A nosy journalist type buys the rights to a military disaster in order to find out what actually happened up there, but in this reality - whistle-blowers aren’t too popular.
From Resident Evil, Silent Hill, World of Warcraft, and Tomb Raider to more recently Monster Hunter, Hollywood has never been shy about adapting video games to movies.
With distinct awe of adventure and a firm but cynical grasp on reality, A Sky Of Engines: Book One of the Space Hobo trilogy explores the mundane and everyday life of a normal person living in the high-tech sci-fi future.
It is no secret that power tends to corrupt and this is a theme that has been explored by many authors. Even those who start out with the best interests of others can find their moral sense diminish as they gain more and more power.
Life on the run doesn’t allow for being kind to the ocean. “I ran in there, I barked out orders for epinephrine, I commanded someone younger and more fit than myself to start CPR, but the reality is that Rick died and nothing we did changed that.”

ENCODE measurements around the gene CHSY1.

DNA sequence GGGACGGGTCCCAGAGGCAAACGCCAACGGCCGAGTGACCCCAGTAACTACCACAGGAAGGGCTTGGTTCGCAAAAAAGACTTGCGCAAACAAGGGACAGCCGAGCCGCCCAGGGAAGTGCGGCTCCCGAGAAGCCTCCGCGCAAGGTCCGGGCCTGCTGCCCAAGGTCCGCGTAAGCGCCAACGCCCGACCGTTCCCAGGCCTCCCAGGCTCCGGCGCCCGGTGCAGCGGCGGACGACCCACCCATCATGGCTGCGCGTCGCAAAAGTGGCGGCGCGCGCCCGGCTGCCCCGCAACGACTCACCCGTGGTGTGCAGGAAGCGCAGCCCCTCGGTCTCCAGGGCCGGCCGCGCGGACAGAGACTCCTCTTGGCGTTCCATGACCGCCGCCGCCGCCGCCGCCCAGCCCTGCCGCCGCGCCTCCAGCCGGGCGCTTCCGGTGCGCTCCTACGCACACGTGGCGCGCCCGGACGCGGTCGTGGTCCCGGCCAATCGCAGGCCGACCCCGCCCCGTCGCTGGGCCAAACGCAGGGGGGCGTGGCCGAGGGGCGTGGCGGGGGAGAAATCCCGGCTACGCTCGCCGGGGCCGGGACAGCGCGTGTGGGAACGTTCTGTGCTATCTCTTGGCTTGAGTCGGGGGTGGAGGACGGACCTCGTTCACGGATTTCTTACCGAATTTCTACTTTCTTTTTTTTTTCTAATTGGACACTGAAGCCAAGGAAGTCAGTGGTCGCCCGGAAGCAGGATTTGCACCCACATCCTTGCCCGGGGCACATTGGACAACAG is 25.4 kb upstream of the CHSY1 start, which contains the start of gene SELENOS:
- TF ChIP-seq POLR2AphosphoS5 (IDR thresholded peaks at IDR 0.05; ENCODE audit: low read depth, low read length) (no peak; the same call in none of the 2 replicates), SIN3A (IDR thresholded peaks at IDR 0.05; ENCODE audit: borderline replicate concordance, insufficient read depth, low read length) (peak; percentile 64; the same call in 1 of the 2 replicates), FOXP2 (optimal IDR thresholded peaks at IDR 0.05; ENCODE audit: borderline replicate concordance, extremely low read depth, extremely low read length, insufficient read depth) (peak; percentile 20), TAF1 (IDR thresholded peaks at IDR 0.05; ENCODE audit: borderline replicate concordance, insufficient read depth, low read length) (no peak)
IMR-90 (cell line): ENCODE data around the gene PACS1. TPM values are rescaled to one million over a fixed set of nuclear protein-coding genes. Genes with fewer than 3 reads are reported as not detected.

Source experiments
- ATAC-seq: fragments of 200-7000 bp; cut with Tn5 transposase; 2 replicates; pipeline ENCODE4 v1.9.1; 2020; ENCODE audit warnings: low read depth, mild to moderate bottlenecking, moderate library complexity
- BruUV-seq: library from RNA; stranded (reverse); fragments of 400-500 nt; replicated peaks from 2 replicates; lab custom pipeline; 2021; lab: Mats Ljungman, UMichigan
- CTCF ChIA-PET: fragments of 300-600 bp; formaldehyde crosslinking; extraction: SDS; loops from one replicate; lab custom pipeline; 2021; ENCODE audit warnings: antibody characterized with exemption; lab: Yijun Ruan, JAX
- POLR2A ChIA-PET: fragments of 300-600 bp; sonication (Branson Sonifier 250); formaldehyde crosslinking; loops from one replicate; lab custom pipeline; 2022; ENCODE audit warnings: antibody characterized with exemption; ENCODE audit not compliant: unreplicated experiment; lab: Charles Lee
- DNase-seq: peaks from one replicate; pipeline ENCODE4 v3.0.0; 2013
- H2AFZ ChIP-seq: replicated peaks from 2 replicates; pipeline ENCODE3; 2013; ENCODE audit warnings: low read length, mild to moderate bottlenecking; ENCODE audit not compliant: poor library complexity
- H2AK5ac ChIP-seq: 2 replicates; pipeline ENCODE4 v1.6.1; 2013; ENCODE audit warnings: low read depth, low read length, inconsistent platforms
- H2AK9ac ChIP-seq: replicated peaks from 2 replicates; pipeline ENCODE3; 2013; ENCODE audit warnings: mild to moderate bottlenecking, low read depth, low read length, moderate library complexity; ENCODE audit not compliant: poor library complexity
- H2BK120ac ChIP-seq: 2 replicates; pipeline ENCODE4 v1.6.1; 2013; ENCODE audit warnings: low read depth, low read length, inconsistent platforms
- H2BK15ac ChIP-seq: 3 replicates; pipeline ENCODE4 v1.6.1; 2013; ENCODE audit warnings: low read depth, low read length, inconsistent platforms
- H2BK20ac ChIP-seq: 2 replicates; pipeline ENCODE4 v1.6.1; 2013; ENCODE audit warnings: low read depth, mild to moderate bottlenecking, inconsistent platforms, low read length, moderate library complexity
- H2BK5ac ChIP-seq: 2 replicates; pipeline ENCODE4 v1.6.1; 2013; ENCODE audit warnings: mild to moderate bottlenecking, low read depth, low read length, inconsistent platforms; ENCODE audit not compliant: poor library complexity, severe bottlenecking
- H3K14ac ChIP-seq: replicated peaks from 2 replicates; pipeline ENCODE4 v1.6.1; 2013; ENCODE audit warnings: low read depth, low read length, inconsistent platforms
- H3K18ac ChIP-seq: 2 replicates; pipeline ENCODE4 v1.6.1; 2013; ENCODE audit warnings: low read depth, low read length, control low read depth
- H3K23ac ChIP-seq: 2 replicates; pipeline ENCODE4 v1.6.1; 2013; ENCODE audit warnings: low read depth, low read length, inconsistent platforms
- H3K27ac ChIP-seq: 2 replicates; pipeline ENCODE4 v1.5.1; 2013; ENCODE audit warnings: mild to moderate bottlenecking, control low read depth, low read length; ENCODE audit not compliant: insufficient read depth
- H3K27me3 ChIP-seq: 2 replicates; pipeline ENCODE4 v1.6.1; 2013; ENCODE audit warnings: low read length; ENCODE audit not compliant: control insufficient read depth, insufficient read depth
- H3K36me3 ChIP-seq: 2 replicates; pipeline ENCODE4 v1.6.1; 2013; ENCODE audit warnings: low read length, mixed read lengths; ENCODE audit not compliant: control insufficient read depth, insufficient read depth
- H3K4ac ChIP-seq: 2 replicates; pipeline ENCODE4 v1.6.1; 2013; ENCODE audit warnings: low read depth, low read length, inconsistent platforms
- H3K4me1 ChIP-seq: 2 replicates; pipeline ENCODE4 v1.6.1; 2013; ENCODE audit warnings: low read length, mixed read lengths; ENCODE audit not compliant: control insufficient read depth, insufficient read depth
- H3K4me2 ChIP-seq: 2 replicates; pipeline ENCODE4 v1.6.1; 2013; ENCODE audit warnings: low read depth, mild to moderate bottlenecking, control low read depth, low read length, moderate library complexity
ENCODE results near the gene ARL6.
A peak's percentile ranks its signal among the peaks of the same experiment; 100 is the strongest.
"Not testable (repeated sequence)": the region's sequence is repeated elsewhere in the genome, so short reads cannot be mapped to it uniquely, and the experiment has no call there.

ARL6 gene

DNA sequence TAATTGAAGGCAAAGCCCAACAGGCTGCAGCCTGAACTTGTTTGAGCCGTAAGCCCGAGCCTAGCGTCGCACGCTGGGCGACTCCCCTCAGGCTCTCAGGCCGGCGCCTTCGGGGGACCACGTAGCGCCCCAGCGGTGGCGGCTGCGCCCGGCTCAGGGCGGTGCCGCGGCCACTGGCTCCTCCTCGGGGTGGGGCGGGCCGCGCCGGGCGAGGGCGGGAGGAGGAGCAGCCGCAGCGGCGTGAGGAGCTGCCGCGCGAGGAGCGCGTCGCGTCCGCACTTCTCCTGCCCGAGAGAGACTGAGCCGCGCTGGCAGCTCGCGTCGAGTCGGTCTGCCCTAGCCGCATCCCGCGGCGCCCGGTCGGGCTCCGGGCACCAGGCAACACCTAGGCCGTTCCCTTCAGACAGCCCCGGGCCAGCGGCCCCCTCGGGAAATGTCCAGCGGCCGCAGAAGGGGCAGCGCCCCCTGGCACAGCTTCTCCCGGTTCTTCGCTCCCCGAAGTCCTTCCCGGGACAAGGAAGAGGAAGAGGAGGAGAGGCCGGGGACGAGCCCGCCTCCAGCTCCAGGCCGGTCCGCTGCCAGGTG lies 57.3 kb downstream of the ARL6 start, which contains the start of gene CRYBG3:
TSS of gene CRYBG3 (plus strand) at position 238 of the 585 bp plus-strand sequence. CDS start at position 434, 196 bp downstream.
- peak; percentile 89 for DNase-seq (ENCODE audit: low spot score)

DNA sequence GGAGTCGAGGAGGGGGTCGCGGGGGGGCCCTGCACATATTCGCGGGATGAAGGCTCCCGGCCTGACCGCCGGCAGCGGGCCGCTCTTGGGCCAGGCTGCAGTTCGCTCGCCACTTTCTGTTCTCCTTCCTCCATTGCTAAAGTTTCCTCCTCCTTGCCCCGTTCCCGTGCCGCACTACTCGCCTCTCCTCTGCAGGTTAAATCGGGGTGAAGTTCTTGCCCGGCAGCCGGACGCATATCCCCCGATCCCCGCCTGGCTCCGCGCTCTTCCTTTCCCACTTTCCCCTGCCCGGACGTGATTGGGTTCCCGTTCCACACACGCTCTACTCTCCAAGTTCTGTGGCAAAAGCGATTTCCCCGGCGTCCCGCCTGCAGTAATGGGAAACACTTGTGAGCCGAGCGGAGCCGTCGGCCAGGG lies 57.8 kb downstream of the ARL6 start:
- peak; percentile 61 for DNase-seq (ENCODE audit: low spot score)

The conclusion of Game of Thrones left a void in the television schedule of many viewers and proved just how successful adaptations of books can be when done correctly.
Although January didn't automatically end all the problems of the previous year as many had hoped, it did bring with it a lull following the busy holiday season. For many, it means a fresh start and an opportunity to try and do better.
Ousted whistle-blower Beau Walker is spinning his wheels as the resident eccentric academic at a small and unremarkable university, until one day he is marched back into this world where a project based in research he helped develop is out of control and killing people.
From fantasy to science fiction, the ocean has always held a fascination for authors and readers. The ocean covers more than 70% of the Earth's surface, so it is no surprise that mankind has always wondered about what lurks in its dark depths.
Wade Garrison’s Promise is an exceptional Western novel, so God’s Coffin had pretty big boots to fill, but thankfully Richard Greene does not disappoint.